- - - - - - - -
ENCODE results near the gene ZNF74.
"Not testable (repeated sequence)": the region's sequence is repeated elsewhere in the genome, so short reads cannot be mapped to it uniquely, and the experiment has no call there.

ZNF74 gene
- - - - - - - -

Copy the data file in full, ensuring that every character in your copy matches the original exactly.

ENCODE results near the gene ZNF74.
"Not testable (repeated sequence)": the region's sequence is repeated elsewhere in the genome, so short reads cannot be mapped to it uniquely, and the experiment has no call there.

ZNF74 gene